The Elephant Keeper Paperback
`I asked the sailor what an Elephant looked like; he replied that it was like nothing on earth.'In the middle of the 18th century, a ship docks at Bristol with an extraordinary cargo: two young elephants.
Bought by a wealthy landowner, they are taken to his estate in the English countryside.
A stable boy, Tom Page, is given the task of caring for them.`The Elephant Keeper' is Tom's account of his life with the elephants.
As the years pass, and as they journey across England, his relationship with the female elephant deepens in a startling manner.
Along the way they meet incredulity, distrust and tragedy, and it is only their understanding of each other that keeps them together.Christopher Nicholson's charming and captivating novel explores notions of sexuality and violence, freedom and captivity, and the nature of story-telling - but most of all it is the study of a profound and remarkable love between an elephant and a human being.
- Format: Paperback
- Pages: 320 pages
- Publisher: HarperCollins Publishers
- Publication Date: 01/02/2010
- Category: Modern & contemporary fiction (post c 1945)
- ISBN: 9780007278831
- EPUB from £4.49
Showing 1 - 2 of 2 reviews.
Review by nicx27
This book is stunning. It's a beautiful tale of the love and respect that can exist between a human and an animal, and I found myself engrossed in it from start to finish. Tom Page is a groom in the 1770s, working in a big hall in Somersetshire where he was born and brought up. The Lord for whom he works acquires two elephants, near to death after a long voyage from the Indies. Tom names them Timothy and Jenny and, once they have recovered, builds a relationship with them (and in particular with Jenny) in which they fully understand one another. In effect, Tom can speak elephant! I wasn't sure what to expect when I started this book. I didn't know whether it would be a bit of a stuffy historical narrative, but it really isn't. Tom is commissioned by a later employer to write his story of life with the elephants and this is what the reader gets. The story is told by Tom throughout and I could feel his love for these gentle giants. The author really captured how intelligent elephants are and was able to convey their thoughts and feelings very well, through Tom's eyes and penmanship. I was moved to tears in more than one place by the story. The quality of the writing is superb, and I thought it was a wonderful book.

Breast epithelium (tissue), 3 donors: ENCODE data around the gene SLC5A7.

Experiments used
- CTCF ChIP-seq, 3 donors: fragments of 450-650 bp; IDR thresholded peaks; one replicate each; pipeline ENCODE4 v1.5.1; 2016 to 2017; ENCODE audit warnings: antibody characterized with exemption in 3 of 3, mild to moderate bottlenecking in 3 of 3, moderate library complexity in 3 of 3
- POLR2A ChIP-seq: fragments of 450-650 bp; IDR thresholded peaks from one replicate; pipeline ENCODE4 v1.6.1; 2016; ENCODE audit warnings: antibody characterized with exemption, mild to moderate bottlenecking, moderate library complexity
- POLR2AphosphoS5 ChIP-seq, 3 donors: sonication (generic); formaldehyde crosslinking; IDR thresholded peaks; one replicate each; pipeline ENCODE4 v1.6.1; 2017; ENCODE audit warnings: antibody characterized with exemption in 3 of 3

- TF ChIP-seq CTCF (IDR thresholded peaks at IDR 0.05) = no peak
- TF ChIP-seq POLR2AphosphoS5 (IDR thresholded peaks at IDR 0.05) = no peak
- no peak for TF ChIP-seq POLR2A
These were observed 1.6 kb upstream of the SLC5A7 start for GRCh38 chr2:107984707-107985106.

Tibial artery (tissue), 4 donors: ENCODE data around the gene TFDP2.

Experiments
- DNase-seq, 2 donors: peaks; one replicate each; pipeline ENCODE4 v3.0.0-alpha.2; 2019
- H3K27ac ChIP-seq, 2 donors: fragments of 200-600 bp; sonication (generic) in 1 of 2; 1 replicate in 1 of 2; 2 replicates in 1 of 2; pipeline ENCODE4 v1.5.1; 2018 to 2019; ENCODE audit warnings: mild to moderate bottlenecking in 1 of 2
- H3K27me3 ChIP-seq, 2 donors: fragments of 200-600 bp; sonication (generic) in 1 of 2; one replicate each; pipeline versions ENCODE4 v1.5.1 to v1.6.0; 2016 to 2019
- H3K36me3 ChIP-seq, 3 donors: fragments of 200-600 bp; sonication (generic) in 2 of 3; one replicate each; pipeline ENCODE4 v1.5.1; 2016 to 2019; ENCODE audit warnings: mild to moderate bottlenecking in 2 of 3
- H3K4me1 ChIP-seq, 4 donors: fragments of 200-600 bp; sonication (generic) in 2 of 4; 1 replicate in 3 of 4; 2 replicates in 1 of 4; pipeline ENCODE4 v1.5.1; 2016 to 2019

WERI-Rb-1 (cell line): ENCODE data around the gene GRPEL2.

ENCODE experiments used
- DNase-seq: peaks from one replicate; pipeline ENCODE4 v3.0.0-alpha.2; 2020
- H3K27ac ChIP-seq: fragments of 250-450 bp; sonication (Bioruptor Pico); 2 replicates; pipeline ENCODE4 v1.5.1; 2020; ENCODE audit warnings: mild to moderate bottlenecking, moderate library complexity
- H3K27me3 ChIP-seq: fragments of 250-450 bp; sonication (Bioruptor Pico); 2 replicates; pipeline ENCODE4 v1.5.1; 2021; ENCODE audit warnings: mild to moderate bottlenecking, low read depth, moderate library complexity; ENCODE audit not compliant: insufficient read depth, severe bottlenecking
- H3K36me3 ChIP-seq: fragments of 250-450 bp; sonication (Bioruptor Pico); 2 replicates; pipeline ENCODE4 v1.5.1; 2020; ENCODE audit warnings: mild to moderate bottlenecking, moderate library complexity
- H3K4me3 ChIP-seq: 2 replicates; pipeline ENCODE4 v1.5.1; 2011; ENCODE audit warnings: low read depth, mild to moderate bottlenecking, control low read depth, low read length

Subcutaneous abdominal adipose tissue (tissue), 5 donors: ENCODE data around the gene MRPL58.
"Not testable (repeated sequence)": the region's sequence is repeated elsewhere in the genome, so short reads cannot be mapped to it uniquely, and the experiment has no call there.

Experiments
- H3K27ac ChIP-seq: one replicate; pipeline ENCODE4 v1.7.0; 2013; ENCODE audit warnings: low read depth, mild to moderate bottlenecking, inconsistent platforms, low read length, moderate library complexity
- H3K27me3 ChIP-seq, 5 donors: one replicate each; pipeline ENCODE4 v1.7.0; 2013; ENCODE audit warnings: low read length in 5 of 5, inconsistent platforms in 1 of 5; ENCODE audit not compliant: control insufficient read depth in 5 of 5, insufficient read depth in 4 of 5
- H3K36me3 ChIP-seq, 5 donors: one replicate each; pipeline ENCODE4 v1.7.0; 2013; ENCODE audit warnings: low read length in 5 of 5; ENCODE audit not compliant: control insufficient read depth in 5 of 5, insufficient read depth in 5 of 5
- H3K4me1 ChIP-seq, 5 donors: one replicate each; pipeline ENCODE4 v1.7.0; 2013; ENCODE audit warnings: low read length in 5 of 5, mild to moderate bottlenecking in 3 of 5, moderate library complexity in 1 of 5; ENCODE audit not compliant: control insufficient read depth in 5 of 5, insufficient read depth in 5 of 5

Review by barbaretta
Set in 18th century England, this is the story of a boy who grows into adulthood as the keeper of at first two and later, a single elephant. The backdrop to the story follows two themes. The first is an insightful and at times confronting commentary on the social milieu of England at the time. The second is the growing 18th century fascination with exotic animals, imported into England to bring pleasure not only to the gentry, but also to the masses - and to suffer horrendously in the process. The author portrays sometimes with warmth and sometimes with menace, the differences between the classes, the power of the land owning gentry to make the life of the lower classes happy (occasionally) or abjectly miserable (more often) and the passive acceptance by the lower classes of their lot in life. The commentary on country and city (London) life is another well executed social contrast. The relationship between the keeper and his elephant/s is at first gently and sensitively developed but as the story progresses the author loses the constraint that was a strength in the earlier part of the novel. The keeper's relationship with the female elephant moves from one that is believable, to one that is a much less believable obsessional fantasy. There are quite lengthy "conversations" between man and beast, and the elephant experiences human like emotions. There are suggestions that at least in his dreams, the elephant is the object of the keeper's sexual fantasies. It is almost as though the elephant has transmogrified into a female human being. Quite why the author found it necessary to take this turn remains unclear. Is it an effort to explain the intensity of the keeper’s emotions and sense of responsibility for the elephant’s well being? Or to indicate that the keeper is losing his mind? Whatever, it was over the top, and it detracted from the overall experience of the read. The dual endings were an interesting, and I think successful device through which to conclude the story. It was the backdrop to the main story, with its cast of secondary characters (animal and human) in cameo roles that worked best for me, and gave the novel its strength. Overall, a good read that could have been memorable had the author been a little more disciplined in his plot development in the final third of the story.